When is Enabling Just Helping
Enabling is not a black and white activity. There are shades of gray.
Take Cathy. She lives with Gary, who sleeps in due to his drinking. If she doesn’t wake him, he will miss work. If Cathy is his mother, and he is living in her house where she does not depend on his income to support her and the family, then yes, waking him up would be enabling him. She would in effect be disallowing him from experiencing the consequences of his drinking.
But, if Cathy is his wife and Gary is the primary breadwinner in the home, she may decide to put the immediate well-being of her family before his immediate enlightenment. In other words, when she wakes him up to get to work it is not to cover his tracks or protect HIM, but rather, to get him going so he can continue to support his family.
This behavior could be referred to as enabling his drinking or as helping him continue to take personal responsibility for supporting his family.
Could it contribute to his continued drinking? Yes.
Is Cathy at fault for doing it. You decide.
As we say in the 7 C’s of BALM®:
Number 7: You are always at choice.
Cathy gets to set her boundaries; to pick what is most important in her family. And you and I don’t get to judge.(Of course, we could always CHOOSE to judge, but what a waste of energy that would be! LOL)
Let’s take another example:
Annie’s husband is on a wait list to get into a detox. The people at the detox have told her not to bug her husband about drinking until he gets in.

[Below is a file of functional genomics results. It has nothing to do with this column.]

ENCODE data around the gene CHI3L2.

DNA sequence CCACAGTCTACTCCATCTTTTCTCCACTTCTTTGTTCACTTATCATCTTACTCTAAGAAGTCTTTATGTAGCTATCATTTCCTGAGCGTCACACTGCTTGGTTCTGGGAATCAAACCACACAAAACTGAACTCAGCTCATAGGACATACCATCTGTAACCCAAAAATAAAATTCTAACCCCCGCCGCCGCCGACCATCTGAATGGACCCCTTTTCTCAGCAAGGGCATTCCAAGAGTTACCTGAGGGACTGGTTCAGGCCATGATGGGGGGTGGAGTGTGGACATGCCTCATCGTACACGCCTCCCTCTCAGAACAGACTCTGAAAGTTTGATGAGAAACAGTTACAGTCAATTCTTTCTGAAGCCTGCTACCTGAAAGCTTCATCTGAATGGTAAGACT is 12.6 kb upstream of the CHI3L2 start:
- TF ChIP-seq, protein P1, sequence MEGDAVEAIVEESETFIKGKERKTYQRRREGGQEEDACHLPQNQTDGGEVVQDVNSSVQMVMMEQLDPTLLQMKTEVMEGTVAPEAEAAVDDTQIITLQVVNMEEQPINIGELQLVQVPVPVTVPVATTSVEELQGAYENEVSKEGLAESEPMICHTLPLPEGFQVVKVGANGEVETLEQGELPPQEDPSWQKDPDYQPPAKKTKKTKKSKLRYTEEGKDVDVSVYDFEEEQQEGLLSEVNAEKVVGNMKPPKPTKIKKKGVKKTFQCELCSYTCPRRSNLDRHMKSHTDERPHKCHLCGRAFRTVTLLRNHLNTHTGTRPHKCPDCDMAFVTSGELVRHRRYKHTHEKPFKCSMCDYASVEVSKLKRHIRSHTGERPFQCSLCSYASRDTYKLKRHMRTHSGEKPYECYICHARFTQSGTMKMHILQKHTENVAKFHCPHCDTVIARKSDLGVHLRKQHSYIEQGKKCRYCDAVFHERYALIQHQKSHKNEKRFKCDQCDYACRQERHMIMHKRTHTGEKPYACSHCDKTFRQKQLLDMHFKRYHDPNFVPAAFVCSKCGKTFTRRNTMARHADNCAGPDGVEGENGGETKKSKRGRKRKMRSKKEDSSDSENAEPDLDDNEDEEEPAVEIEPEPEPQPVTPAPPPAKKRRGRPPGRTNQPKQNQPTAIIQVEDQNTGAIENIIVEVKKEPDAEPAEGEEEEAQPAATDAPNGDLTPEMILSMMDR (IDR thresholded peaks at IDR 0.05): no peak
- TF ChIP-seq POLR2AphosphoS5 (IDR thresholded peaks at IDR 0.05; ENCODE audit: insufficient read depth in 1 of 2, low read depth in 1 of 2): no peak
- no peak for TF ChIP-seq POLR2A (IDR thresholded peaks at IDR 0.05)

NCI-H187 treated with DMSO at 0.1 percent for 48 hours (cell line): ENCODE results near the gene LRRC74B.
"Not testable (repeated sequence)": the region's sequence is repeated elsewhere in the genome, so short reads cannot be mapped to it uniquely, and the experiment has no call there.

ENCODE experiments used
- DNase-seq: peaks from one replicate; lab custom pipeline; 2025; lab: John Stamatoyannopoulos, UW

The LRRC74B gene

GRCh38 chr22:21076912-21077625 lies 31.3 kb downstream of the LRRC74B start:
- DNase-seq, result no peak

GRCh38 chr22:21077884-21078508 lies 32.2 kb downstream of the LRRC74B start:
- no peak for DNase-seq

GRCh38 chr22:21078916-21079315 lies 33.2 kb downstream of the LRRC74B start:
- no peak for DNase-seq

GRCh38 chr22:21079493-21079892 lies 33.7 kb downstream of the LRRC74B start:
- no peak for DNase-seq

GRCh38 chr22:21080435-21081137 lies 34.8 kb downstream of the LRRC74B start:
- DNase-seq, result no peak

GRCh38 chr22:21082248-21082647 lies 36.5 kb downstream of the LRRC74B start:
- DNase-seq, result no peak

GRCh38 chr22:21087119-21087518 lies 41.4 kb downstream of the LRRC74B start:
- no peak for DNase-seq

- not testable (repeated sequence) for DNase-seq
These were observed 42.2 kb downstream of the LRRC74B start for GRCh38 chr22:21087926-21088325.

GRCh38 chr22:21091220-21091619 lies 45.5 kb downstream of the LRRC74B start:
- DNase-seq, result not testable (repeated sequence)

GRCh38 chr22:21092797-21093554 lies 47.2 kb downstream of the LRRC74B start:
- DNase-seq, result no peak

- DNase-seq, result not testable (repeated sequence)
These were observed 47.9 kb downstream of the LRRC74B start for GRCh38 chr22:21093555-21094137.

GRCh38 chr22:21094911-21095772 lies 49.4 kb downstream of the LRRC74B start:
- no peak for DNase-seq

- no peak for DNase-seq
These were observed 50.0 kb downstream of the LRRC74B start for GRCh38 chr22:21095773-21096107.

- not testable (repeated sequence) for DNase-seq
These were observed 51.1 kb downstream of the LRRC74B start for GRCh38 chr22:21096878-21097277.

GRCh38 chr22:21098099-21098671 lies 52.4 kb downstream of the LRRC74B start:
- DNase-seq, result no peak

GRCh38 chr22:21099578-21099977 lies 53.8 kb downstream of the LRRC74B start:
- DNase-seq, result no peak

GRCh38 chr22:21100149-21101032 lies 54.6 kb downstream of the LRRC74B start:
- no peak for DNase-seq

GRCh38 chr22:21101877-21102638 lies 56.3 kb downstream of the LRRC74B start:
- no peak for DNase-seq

Maybe that one is too obvious.
How about this one:
Heather’s son is in jail. She can work with a lawyer to create a ‘treatment or prison’ offer to the judge or just let things take their course which, where they live would mean jail.
What should she do?
She could say, I mustn’t interfere with his consequences at all.” Or, “I will do everything to encourage his getting help, but will not try to get him out of having some sort of consequence at all.”
The longer you are in family recovery, the more you may hear others providing their take on what you are or are not doing and the more you will understand that almost nothing is black or white.
Families impact a loved one’s addiction and the research shows that when families get help, the user has a greater chance of getting and staying sober. But each situation is unique and each family’s choices may different than the next family’s decisions.
Decisions arise from intention. Trying to protect a loved one from the consequences of their behavior can The intention to allow a loved one to ‘have their way’ (get out of jail, get waited on by you, get money from you) so they will not be mad at you, sounds like it comes from an unhealthy place in the family member. Your job is not to please your using loved one or make it easier for them to get their drug. On the other hand, the intention to help a loved one get help or take responsibility (through advocating for them to go to treatment rather than simply go to prison, or helping set up a long term recovery care management plan – with people in place to continue working with them should they experience re-occurrence of their disease or through getting them up early so they can earn money to support the family)
This is not something everyone is willing to sit with. But it’s true.
Let’s start with some definitions.
Allow yourself to sit in the gap between your situation and what you are going to do about it. The identical activity can be enabling in one case and helping in another. How you think about your situation is more important than what you do. To help you determine which it is, re-read the tips included in this blog post.